not on cardboard, the little x on the
rising line that did not fall again.

But when a friend was pouring wine
and said that I seem to have been a child who had been wanted,
I took the wine against my lips
as if my mouth were moving along
that valved wall in my mother's body, she was
bearing down, and then breathing from the mask, and then
bearing down, pressing me out into
the world that was not enough for her without me in it,
not the moon, the sun, Orion
cartwheeling across the dark, not
the earth, the sea - none of it
was enough, for her, without me.
mercifulserpent: (Default)
Sharon Olds - "The Death of Marilyn Monroe"

The ambulance men touched her cold

body, lifted it, heavy as iron,

onto the stretcher, tried to close the

mouth, closed the eyes, tied the

arms to the sides, moved a caught

strand of hair, as if it mattered,

saw the shape of her breasts, flattened by

gravity, under the sheet

carried her, as if it were she,

down the steps.



These men were never the same. They went out

afterwards, as they always did,

for a drink or two, but they could not meet

each other's eyes.



Their lives took

a turn--one had nightmares, strange

pains, impotence, depression. One did not

like his work, his wife looked

different, his kids. Even death

seemed different to him--a place where she

would be waiting,



and one found himself standing at night

in the doorway to a room of sleep, listening to a

woman breathing, just an ordinary

woman

breathing.
mercifulserpent: (Default)

Sharon Olds: Outside the Operating Room of the Sex-Change Doctor

Outside the operating room of the sex-change doctor, a tray
of penises.
There is no blood. This is not Vietnam, Chile, Buchenwald.
They were surgically removed under anaesthetic. They Lie there
neatly, each with a small space around it.
The anaesthetic is wearing off now. The chopped-off sexes lie
on the silver tray.
One says I am a weapon thrown down. Let there be no more
killing.

Another says I am a thumb lost in the threshing machine.
Bright straw fills the air. I will never have to work again.

The third says I am a caul removed from his eyes. Now he
can see.

The fourth says I want to be painted by Gericault, a still life
with a bust of Apollo, a drape of purple velvet, and a vine of ivy
leaves.

The Fifth says I was a dirty little dog, I knew he'd have me
put to sleep.

The sixth says I am safe. Now no one can hurt me.
Only one is unhappy. He lies there weeping in terrible grief,
crying out Father, Father!

The Gold Cell 1989

mercifulserpent: (Default)


The Promise

With the second drink, at the restaurant,
holding hands on the bare table,
we are at it again, renewing our promise
to kill each other. You are drinking gin,
night-blue juniper berry
dissolving in your body, I am drinking Fume,
chewing its fragrant dirt and smoke, we are
taking on earth, we are part soil already,
and wherever we are, we are also in our
bed, fitted, naked, closely
along each other, half passed out
after love, drifting back
and forth across the border of consciousness,
our bodies buoyant, clasped. Your hand
tightens on the table. You're a little afraid
I'll chicken out. What you do not want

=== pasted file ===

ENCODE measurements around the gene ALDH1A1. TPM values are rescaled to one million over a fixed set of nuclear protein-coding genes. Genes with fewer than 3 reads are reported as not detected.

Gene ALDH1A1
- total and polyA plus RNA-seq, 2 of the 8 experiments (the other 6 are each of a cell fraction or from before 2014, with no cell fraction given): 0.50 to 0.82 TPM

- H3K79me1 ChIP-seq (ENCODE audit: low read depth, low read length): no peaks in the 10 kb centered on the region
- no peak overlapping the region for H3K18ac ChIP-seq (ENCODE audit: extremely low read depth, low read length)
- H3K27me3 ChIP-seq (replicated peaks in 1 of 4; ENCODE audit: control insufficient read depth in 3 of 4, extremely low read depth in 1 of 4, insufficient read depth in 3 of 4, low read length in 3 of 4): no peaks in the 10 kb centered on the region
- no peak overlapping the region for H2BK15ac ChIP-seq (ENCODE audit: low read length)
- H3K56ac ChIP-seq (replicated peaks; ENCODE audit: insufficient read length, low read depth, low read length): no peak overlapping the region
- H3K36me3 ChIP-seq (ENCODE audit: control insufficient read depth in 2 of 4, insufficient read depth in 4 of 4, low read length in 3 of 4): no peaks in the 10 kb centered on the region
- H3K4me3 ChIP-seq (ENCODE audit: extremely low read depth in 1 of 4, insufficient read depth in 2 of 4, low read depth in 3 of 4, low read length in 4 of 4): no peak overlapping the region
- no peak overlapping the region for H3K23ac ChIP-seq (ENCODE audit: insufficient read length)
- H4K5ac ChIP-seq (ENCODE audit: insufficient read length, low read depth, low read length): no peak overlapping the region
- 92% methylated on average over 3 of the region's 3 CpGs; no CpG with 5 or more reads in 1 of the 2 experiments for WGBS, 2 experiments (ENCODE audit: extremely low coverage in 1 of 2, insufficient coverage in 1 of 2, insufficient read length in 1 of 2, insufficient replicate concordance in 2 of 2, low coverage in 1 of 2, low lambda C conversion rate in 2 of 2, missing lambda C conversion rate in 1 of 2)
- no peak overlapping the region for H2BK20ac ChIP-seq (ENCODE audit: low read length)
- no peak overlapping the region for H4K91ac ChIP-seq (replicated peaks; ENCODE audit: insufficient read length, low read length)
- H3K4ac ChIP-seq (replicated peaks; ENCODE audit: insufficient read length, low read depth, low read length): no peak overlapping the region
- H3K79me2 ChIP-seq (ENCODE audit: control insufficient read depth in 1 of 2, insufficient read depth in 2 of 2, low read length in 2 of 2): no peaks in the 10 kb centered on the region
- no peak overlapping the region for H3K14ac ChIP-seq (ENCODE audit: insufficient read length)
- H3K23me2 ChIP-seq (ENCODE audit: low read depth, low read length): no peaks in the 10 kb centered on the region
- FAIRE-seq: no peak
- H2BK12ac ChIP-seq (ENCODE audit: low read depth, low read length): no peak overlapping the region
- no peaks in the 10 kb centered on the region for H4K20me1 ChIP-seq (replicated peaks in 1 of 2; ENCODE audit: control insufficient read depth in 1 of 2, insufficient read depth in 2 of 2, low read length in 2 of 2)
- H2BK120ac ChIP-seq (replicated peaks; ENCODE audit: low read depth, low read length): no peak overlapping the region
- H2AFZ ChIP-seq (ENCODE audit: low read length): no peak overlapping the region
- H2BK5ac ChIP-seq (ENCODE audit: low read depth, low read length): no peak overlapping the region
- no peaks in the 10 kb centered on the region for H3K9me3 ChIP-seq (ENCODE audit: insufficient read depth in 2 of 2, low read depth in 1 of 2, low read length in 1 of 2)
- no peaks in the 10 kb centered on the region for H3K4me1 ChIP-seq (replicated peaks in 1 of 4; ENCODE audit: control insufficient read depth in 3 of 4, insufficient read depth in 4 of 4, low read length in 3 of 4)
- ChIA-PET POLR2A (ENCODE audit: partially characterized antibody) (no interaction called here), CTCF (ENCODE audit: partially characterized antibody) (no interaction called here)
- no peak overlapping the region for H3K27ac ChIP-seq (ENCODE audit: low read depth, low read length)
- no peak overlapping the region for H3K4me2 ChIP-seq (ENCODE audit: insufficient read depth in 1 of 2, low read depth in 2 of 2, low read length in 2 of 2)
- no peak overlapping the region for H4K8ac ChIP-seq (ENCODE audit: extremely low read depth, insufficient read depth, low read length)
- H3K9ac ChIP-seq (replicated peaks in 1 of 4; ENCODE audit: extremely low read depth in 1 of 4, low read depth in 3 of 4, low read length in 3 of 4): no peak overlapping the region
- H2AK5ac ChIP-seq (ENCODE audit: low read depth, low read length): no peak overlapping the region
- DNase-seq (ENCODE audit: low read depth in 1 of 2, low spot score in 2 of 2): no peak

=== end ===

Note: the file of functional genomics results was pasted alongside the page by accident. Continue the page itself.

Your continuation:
is to lie in a hospital bed for a year
after a stroke, without being able
to think or die, you do not want
to be tied to a chair like a prim grandmother,
cursing. The room is dim around us,
ivory globes, pink curtains,
bound at the waist - and outside,
a weightless, luminous, lifted-up
summer twilight. I tell you you do not
know me if you think I will not
kill you. Think how we have floated together
eye to eye, nipple to nipple,
sex to sex, the halves of a creature
drifting up to the lip of matter
and over it - you know me from the bright, blood-
flecked delivery room, if a lion
had you in its jaws I would attack it, if the ropes
binding your soul are your own wrists, I will cut them.

mercifulserpent: (Default)
'I go back to May 1937

I see them standing at the formal gates of their colleges,
I see my father strolling out
under the ochre sandstone arch, the
red tiles glinting like bent
plates of blood behind his head,
I see my mother with a few light books at her hip
standing at the pillar made of tiny bricks with the
wrought-iron gate still open behind her, its
sword-tips black in the May air,
they are about to graduate, they are about to get married,
they are kids, they are dumb, all they know is they are
innocent, they would never hurt anybody.
I want to go up to them and say Stop,
don't do it - she's the wrong woman,
he's the wrong man, you are going to do things
you cannot imagine you would ever do,
you are going to do bad things to children,
you are going to suffer in ways you never heard of,
you are going to want to die. I want to go
up to them there in the late May sunlight and say it,
her hungry pretty blank face turning to me,
her pitiful beautiful untouched body,
his arrogant handsome blind face turning to me,
his pitiful beautiful untouched body,
but I don't do it. I want to live. I
take them up like the male and female
paper dolls and bang them together
at the hips like chips of flint as if to
strike sparks from them, I say
Do what you are going to do, and I will tell about it.

-- Sharon Olds

**yes, this IS a repost... but "i go back" remains one of my favorite poems in the world. :)**